Rapid technological advances and product innovation are transforming the European interventional cardiology market. At the same time, the rising number of percutaneous transluminal coronary angioplasty procedures is expected to accelerate market expansion. Revenues are poised to grow based on increased penetration of the newer technologies: drug-eluting stents (DES), intravascular ultrasound (IVUS) equipment and vascular closure devices.
The tremendous growth potential of these new technologies is, however, likely to be diluted by severe price attrition. Such price erosion is expected to be felt most acutely in the more mature product areas, such as angioplasty balloons and bare metal stents. Unit growth rates in IVUS and vascular closure devices are also expected to fall over the long term. As a result, overall market growth is expected to be relatively subdued, with a compound annual growth rate of 1.6% forecast for 2002–2009. In 2002, the European interventional cardiology market was estimated at $574m. The total market is projected to reach $648m in 2009.
Germany is the largest market for interventional cardiology products in Europe, due to the high number of angioplasty procedures carried out per capita. While the market has declined over the past few years, it is still the largest revenue generator in the European market, accounting for 22.7% of the market in 2002. The German market is forecast to stabilise and marginally increase its revenue contribution to 24.4% by 2009.
A spurt in the number of cardiac procedures carried out in other European countries has led to a growth in sales of interventional cardiology products. Interventional cardiology markets in France and the UK are now projected to increase at a faster rate than the European market as a whole.
Overall, the revenue share for interventional cardiology products in the Italian, Spanish, Benelux and Scandinavian markets is forecast to fall over the long term. The Italian market is likely to drop from second to third place (behind France) while the Spanish, Scandinavian and Benelux markets are expected to account for only a small portion of total revenues.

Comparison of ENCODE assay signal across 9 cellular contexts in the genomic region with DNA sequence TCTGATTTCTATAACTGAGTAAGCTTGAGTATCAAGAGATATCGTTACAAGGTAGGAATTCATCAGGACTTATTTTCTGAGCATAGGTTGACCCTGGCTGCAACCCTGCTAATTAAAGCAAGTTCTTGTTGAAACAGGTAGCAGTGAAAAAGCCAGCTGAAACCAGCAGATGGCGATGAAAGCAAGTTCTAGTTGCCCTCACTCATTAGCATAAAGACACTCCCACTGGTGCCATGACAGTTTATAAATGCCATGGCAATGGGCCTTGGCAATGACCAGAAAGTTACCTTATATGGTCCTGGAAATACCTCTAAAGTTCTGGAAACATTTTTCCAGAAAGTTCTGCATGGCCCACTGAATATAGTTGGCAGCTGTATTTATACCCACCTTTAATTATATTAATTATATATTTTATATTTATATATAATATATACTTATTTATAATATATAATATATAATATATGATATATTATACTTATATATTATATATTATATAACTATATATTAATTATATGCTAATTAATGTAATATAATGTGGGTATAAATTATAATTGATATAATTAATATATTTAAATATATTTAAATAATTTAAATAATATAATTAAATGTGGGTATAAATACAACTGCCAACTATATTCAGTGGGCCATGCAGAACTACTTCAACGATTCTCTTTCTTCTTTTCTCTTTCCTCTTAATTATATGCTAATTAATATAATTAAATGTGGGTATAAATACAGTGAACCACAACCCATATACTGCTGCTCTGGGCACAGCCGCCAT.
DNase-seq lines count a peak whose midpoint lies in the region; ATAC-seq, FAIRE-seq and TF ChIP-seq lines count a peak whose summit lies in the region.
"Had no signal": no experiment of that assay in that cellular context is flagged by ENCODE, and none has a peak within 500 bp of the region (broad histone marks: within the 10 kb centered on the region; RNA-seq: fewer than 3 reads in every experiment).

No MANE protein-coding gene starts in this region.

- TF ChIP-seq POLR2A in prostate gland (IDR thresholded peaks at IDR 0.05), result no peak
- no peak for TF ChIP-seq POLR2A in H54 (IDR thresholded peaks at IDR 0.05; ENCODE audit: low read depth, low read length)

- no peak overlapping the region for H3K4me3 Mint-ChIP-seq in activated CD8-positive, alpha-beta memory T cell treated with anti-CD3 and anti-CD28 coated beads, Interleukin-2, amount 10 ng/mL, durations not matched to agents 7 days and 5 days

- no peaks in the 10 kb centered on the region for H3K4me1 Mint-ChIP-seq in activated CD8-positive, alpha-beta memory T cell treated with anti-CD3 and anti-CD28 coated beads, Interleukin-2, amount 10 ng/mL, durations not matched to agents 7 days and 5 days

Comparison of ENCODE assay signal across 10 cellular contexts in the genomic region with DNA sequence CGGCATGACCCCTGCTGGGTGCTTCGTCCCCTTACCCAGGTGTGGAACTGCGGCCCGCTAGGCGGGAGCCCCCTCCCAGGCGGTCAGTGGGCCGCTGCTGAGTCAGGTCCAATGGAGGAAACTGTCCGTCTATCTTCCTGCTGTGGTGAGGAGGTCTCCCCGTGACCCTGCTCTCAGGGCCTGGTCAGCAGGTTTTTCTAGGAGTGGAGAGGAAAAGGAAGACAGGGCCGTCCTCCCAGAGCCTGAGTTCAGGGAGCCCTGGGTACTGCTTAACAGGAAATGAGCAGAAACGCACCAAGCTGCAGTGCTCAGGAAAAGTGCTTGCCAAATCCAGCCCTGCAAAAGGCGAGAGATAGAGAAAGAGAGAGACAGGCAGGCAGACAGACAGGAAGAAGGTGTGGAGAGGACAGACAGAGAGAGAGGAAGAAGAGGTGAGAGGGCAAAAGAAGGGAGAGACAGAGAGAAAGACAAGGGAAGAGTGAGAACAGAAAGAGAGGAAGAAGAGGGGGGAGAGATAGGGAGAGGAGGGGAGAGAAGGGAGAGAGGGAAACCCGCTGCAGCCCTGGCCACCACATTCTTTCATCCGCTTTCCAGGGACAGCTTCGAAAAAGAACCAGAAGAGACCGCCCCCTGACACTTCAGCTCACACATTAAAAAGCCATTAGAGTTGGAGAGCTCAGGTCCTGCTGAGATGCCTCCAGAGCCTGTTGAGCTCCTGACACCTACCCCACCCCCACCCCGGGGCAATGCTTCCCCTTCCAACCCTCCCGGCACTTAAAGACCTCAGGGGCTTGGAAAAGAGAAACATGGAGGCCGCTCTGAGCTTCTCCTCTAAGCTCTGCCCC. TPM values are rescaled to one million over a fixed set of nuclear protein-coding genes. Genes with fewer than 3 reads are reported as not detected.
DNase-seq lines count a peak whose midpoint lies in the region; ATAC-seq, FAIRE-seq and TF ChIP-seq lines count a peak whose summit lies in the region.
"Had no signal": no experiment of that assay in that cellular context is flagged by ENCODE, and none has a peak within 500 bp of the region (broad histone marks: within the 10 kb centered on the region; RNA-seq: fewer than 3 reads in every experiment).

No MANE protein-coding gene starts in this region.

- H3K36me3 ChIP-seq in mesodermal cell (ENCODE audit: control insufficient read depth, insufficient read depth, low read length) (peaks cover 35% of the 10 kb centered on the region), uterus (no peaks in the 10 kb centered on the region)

The interventional cardiology arena is currently undergoing rapid technological development. It is therefore critical for companies to keep pace with current and future treatment trends in cardiovascular disease and identify potentially profitable product solutions. This, in turn, requires high R&D investment.
Apart from supporting enhanced R&D allocations and developing new product area opportunities, mergers and acquisitions that will facilitate larger companies’ access to specialist product technologies will also need to be considered.
To ensure satisfactory returns on high investments, the price of new products will have to be maintained at high levels. While tight catheterisation lab budgets often compel companies to resort to price manipulation to strengthen market share, participants in emerging markets, such as the market for second-generation stents, are likely to avoid undercutting competitors. Instead, they will compete on clinical efficacy, ease of use and product range.
As end users increase their uptake of new and expensive technologies, they are likely to look for a single source that can offer them both basic and advanced products at more economical rates. Cardiologists and radiologists are more likely to consider buying interventional cardiology products as part of a bundled package, where basic devices are offered at a discount. This poses a problem for smaller companies that have niche or limited product offerings.